Harvest home

In this part of the country we’re probably more aware than some of the turning of the seasons of the year: especially spring and autumn, seedtime and harvest.

Lately we’ve been reconnecting with some of the old traditions: Rogation-tide, praying for the land, Lammas-tide, giving thanks for the first cut of wheat, the first loaf of bread. Last week there was an item on the farming programme about gleaning – an ancient system that allowed people to gather the crops left over after the reapers went through the fields.

And harvest thanksgiving. Bringing in the harvest has probably always been a time for celebration. Maybe especially in the days when you had to be more self-reliant, with not so many options for storing food for a long time or bringing produce from far away to make up any shortfall. If it had been a good harvest there’d be enough to see you through the winter. All that hard work had paid off. There might even be enough to spare and to share.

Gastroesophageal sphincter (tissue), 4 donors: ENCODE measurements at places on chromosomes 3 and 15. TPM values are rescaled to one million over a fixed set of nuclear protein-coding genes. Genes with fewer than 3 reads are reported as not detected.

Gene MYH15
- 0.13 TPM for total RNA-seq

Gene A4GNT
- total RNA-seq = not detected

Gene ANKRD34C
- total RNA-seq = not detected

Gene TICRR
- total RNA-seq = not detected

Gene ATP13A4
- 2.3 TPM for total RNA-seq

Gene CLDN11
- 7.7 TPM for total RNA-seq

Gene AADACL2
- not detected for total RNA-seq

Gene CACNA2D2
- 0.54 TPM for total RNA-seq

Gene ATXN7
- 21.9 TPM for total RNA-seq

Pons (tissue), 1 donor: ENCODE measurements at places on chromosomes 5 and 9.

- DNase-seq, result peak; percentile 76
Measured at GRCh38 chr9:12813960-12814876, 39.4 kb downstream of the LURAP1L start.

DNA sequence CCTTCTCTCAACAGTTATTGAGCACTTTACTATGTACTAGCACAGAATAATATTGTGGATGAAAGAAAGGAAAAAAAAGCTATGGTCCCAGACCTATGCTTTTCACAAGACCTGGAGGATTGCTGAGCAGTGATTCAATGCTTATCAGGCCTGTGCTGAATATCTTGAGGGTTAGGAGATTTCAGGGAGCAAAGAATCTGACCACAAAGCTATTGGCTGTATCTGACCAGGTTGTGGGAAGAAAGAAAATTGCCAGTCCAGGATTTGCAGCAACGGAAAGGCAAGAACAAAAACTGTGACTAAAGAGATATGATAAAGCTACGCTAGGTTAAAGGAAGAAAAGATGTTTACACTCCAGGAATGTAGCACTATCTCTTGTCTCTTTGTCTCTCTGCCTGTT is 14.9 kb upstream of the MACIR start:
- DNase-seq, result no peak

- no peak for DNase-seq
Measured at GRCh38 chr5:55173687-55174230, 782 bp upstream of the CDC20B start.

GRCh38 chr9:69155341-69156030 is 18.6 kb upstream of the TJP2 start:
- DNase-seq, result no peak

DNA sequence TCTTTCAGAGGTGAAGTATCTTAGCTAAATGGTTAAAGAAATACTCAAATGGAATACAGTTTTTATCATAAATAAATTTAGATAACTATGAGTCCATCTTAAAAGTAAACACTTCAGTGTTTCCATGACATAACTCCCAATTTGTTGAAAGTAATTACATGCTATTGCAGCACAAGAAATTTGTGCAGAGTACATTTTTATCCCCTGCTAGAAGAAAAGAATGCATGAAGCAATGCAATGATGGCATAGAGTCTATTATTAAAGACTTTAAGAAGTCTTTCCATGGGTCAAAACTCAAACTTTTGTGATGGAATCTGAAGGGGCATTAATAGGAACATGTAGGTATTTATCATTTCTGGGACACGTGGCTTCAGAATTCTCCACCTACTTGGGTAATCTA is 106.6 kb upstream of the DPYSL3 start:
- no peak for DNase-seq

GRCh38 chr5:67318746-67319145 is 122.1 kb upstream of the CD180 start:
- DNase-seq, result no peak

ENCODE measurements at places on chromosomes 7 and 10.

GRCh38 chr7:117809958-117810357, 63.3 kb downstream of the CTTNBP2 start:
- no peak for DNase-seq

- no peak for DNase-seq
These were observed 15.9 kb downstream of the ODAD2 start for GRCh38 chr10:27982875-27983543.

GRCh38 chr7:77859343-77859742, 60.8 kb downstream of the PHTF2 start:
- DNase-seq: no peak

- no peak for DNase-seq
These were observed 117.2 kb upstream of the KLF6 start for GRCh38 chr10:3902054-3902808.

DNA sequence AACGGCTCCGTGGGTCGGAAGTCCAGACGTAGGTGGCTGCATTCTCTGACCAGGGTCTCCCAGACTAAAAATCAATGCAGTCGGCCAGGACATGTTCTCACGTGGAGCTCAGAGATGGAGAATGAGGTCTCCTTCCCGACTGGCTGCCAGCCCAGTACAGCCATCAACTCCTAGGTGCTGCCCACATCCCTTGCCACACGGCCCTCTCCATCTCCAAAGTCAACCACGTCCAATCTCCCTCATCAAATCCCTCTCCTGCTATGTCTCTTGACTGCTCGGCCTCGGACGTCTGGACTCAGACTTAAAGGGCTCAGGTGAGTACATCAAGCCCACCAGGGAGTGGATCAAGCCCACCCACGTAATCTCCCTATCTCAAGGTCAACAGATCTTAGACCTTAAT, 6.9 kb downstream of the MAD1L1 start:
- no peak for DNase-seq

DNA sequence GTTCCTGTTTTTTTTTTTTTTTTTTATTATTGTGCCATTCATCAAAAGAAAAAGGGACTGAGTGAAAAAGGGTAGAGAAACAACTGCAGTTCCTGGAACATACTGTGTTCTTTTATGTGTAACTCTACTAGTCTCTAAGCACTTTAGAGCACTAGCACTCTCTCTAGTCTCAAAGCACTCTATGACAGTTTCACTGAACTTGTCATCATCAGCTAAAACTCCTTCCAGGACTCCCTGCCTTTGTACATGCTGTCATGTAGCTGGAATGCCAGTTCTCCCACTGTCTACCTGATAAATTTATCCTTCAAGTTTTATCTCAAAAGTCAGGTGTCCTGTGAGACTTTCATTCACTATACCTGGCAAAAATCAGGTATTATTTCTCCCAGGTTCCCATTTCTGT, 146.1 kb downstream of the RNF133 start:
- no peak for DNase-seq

So harvest is also a time for sharing as well as celebrating. This year we’re planning to do that sharing by donating food to the Lincoln Community Larder.

The Larder was one of the first food banks to open in Lincoln. Its purpose is simple: to provide basic food for people in crisis.

People can’t just turn up at the door. Everyone needs a voucher, provided by a variety of local agencies (such as Age UK, the YMCA, Benefits Advice, Children’s Services or Health Visitors) who refer them to the Larder. They provide 3 days’ worth of food for each person included on the voucher.

The food they provide needs to be quick and easy to prepare – ordinary things like tinned fruit, rice pudding, tinned meats, UHT milk, breakfast cereals.

So you’re invited to this year’s Harvest Festival Songs of Praise at All Saints on Sunday 24 September at 4 pm. And you’re invited to bring a donation of food for the Lincoln Larder. Or if you can’t make it to the service, you could always leave your donation in church.

You can find more information about the Lincoln Larder on their web-site – some typical case studies of the people they help, other ways you could get involved.

With love

Rev’d Lorna